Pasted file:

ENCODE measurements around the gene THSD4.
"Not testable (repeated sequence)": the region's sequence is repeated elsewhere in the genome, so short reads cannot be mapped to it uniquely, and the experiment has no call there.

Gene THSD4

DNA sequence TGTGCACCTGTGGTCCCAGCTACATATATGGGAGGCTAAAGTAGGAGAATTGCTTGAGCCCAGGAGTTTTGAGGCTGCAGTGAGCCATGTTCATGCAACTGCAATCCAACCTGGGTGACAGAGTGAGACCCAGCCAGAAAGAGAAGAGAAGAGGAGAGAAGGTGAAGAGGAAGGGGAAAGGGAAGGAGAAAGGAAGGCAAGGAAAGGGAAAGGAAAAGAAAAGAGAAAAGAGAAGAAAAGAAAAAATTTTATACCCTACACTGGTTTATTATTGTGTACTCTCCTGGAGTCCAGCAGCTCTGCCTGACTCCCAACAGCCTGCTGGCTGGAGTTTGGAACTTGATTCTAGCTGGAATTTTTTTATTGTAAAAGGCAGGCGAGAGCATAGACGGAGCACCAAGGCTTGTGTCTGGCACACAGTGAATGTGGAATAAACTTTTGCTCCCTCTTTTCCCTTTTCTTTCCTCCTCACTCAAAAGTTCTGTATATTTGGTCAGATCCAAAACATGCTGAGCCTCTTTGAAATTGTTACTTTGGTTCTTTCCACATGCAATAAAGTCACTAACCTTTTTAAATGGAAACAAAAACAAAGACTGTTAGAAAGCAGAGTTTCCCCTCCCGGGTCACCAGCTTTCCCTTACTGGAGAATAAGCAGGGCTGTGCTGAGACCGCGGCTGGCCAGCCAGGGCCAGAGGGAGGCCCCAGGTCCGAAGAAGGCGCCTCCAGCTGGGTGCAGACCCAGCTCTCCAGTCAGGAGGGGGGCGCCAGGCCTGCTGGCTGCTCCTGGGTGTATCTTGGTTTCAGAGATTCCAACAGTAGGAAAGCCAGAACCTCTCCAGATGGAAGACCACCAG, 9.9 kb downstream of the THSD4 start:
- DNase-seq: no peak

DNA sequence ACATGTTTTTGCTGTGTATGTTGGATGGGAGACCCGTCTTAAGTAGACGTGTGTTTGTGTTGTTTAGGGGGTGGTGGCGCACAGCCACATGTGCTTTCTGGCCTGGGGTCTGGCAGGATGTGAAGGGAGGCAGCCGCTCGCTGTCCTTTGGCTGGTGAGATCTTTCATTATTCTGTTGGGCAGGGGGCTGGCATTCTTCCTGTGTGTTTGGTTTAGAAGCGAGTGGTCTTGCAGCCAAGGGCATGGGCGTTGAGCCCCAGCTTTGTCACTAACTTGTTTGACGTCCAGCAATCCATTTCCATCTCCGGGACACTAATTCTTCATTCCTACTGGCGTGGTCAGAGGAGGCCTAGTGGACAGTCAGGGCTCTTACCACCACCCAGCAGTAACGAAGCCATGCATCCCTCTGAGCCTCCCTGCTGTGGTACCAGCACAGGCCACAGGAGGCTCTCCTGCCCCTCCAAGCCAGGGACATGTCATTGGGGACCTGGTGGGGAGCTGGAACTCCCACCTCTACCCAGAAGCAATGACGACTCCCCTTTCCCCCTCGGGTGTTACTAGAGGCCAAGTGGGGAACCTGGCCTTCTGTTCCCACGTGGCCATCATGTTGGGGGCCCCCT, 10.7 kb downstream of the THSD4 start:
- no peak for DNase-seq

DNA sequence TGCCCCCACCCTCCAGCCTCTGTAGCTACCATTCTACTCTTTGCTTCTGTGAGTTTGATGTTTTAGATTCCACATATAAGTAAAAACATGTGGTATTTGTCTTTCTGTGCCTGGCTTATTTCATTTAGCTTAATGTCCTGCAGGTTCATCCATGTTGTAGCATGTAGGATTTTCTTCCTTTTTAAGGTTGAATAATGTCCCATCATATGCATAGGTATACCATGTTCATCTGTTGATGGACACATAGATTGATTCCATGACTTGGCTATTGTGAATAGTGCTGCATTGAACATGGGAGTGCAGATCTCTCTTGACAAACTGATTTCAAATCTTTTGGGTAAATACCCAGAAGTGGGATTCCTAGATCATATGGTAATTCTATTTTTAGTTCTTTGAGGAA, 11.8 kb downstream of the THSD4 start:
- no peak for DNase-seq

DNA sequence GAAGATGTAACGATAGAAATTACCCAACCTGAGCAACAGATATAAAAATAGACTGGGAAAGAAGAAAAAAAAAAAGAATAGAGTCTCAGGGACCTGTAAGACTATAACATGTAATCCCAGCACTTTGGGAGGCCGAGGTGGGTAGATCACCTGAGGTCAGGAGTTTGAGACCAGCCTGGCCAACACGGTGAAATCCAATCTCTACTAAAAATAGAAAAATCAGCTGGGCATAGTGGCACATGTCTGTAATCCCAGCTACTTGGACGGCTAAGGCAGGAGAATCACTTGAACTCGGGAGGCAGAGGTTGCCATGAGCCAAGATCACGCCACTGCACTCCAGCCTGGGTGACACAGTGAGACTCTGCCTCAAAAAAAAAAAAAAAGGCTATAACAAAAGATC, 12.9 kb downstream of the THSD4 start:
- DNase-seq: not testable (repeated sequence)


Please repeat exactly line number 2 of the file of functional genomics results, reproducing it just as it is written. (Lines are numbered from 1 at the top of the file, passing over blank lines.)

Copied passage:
"Not testable (repeated sequence)": the region's sequence is repeated elsewhere in the genome, so short reads cannot be mapped to it uniquely, and the experiment has no call there.